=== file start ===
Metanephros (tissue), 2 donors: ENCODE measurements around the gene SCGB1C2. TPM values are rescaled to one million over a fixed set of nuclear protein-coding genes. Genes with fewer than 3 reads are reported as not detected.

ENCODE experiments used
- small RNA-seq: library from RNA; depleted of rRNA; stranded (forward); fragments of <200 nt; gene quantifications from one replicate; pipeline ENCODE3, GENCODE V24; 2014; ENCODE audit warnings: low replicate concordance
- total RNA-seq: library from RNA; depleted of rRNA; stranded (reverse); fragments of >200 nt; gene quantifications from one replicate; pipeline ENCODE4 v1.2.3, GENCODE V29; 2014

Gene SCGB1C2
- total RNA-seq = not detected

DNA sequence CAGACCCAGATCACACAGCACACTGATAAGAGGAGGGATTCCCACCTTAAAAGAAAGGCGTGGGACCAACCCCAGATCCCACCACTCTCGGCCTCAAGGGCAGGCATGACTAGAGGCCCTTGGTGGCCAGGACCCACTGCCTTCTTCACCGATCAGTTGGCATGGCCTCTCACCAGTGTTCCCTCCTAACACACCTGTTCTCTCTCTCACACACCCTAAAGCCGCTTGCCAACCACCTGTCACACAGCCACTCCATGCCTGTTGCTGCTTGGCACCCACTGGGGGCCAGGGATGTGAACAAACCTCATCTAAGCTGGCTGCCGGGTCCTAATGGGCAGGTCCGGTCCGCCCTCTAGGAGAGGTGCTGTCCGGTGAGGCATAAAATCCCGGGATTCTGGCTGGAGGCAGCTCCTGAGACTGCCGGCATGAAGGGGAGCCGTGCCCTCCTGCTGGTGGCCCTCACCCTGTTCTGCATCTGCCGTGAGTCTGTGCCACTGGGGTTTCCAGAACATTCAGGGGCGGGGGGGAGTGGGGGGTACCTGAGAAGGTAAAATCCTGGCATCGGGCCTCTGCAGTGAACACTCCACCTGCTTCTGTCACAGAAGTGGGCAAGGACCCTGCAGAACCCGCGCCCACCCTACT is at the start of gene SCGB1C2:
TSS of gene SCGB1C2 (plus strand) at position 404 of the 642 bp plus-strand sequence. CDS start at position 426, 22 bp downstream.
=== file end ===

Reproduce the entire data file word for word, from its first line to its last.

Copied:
Metanephros (tissue), 2 donors: ENCODE measurements around the gene SCGB1C2. TPM values are rescaled to one million over a fixed set of nuclear protein-coding genes. Genes with fewer than 3 reads are reported as not detected.

ENCODE experiments used
- small RNA-seq: library from RNA; depleted of rRNA; stranded (forward); fragments of <200 nt; gene quantifications from one replicate; pipeline ENCODE3, GENCODE V24; 2014; ENCODE audit warnings: low replicate concordance
- total RNA-seq: library from RNA; depleted of rRNA; stranded (reverse); fragments of >200 nt; gene quantifications from one replicate; pipeline ENCODE4 v1.2.3, GENCODE V29; 2014

Gene SCGB1C2
- total RNA-seq = not detected

DNA sequence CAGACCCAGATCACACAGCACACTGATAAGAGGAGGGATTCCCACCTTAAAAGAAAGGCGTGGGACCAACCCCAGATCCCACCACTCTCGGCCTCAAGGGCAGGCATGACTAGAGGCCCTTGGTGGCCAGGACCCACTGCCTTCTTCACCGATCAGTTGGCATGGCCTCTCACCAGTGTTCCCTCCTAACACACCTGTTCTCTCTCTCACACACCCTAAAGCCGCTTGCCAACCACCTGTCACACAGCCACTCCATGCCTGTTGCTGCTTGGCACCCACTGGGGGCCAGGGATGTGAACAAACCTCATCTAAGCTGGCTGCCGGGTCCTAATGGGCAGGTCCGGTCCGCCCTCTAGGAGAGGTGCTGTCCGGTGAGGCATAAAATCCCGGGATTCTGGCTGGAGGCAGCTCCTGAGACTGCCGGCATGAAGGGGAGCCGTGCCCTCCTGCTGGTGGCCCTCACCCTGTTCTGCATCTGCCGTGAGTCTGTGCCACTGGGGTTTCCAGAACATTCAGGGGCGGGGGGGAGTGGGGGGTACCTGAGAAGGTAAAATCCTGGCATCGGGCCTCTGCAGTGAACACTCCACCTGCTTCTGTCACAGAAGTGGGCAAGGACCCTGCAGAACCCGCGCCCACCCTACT is at the start of gene SCGB1C2:
TSS of gene SCGB1C2 (plus strand) at position 404 of the 642 bp plus-strand sequence. CDS start at position 426, 22 bp downstream.